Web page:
International design and architecture firm Perkins Eastman recently announced the publication of its 2017 Survey on The State of Senior Living: “An Industry in Transition.” For this, the third in a series of industry surveys conducted by Perkins Eastman Research, led by Associate and Senior Design Researcher Emily Chmielewski EDAC, nearly 200 respondents from mostly not-for-profit life plan communities share their expertise and insights on five key issues that “keep them up at night”: Baby Boomer expectations, healthcare reform, staff recruitment and retention, for-profit competitive growth, and the needs of middle-income residents.
Some of the respondents’ feedback for “An Industry in Transition” was recorded at the 2016 LeadingAge Conference in Indianapolis, conducted at Perkins Eastman’s exhibition booth, in which a random sampling of senior living providers—mostly from the not-for-profit sector—volunteered to answer an on-the-spot survey question about the key issues facing the industry.
Further survey results and feedback revealed that, among the key focus areas being examined, staff recruitment and retention was the #1 concern among respondents. On this topic, many of those surveyed expressed unease toward how wages significantly outpaced job empowerment, benefits, and/or training, while as many as one in three respondents cited recent improvements in recruitment and retention with the help of job role empowerment interventions. Boomer expectations and healthcare reform were close seconds in terms of respondents’ chief concerns for their respective communities and the industry at large going forward.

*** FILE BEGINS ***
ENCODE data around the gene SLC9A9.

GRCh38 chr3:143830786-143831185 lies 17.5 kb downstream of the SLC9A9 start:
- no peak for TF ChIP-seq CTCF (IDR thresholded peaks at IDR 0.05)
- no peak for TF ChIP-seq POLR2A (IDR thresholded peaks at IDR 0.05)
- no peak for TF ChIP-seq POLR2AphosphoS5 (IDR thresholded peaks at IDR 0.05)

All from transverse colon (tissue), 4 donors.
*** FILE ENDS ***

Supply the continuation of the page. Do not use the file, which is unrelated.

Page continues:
The first two State of Senior Living surveys conducted by Perkins Eastman Research were published in 2009/10, in the immediate wake of the Great Recession, and in 2015, which was sub-titled “An Industry Poised for Change.” The reason for the relatively brief turnaround time between the second and third surveys has to do strategic alliances, in particular the expressed importance of partnering with healthcare providers. According to the Survey’s authors, “Our 2015 survey saw a remarkable gap between the current alignment with healthcare systems (29% had no relationship) and their belief that an alignment was in the future (74%). What a difference two years makes! Models involving strategic alliance, partnerships and primary referrals all saw significant growth” during this time.
As a rapidly aging Boomer population reevaluates its priorities going forward, and senior living models readjust to accommodate greater demand for everything from urban settings and intergenerational apartment environments to a la carte services for middle-income residents, the 2017 survey’s findings strongly indicate that strategic partnerships with healthcare systems is on the increase industry-wide. “Given some of the shifts in concerns and priorities, we believe [this latest] survey does speak for an industry already in transition and not just poised for change.”
“An Industry in Transition” is available for free download here.